[texhax] TeX -> PostScript, but in a resolution-independent manner

Karl Berry karl at freefriends.org
Wed Jun 4 20:12:17 CEST 2003

    But if DVI files don't include the glyph shapes, how can they be
    really device-independent? 

They are device independent in the sense that the output from TeX does
not depend on the eventual output device.  

    What if I send my DVI file to someone, who has slightly different
    fonts installed? Wouldn't I get different results then?

Certainly.  In fact, this happens all the time -- consider a write/white
printer vs. write/black.  Not to mention a printer vs. a monochrome
display vs. a color display.  All will show different pixels.  So DVI
files cannot be device independent in the sense that every device will
show exactly the same pixels, that doesn't make sense.

    First I thought that a DVI file looks always the same, always and 

A DVI file doesn't really "look" like anything, because it does not
include the pixels for the glyphs.

What it does define is extremely precise positioning of the characters
and rules on a page.  Thus, it is still accurate to say that a given DVI
file will produce "the same" results on different output devices,
because all the black marks will be in the same places, as well as
possible for the physical output device.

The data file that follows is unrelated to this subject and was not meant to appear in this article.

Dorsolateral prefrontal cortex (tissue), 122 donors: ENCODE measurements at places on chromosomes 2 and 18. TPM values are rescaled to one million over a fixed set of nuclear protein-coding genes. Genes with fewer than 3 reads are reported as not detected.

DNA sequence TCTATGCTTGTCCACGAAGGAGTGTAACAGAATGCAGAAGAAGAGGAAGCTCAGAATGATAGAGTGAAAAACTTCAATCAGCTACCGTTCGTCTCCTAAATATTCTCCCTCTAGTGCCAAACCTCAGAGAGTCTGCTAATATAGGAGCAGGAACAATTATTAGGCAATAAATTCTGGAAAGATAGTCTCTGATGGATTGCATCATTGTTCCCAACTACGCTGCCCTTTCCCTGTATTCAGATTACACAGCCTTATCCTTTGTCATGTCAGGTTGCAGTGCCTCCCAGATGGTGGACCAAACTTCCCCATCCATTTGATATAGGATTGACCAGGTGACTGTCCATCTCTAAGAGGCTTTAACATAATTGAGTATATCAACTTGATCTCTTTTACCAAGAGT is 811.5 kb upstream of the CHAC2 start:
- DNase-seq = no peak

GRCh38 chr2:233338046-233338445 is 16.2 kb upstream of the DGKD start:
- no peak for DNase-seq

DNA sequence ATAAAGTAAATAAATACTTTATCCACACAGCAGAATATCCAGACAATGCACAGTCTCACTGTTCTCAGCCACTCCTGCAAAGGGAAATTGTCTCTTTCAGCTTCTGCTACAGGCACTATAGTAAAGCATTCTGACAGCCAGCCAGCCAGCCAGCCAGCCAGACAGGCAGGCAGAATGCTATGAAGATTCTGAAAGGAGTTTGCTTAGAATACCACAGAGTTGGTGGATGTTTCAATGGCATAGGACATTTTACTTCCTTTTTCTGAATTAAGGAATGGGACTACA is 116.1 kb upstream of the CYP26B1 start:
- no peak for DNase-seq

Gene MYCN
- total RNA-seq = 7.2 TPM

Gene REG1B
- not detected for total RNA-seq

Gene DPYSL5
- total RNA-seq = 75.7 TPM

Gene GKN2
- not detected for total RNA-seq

Obviously it would be possible to configure a DVI driver such that a `B'
got output for character 65 instead of an `A' (in cmr10, let's say).
DVI format cannot prevent stupidity, it can only make excellent results
possible :).

    The only *updmap* file in my teTeX config I got is 
    /etc/texmf/dvips/updmap shell script. It had type1_default=false, 

Sounds like updmap has changed a lot in teTeX 2.  The teTeX list is
really the best place to ask about it.

    Unfortunately it's impossible for me to download the newer version right 

You might consider joining GUST (http://www.gust.org.pl/) or TUG
(tug.org) or some other user group.  One of the benefits is software
cd's, namely "TeX Live".  The next version should be getting produced in
early August, and it will include the latest teTeX.  (All the software
is also freely available over the Internet, but since you said you
couldn't download it ...)


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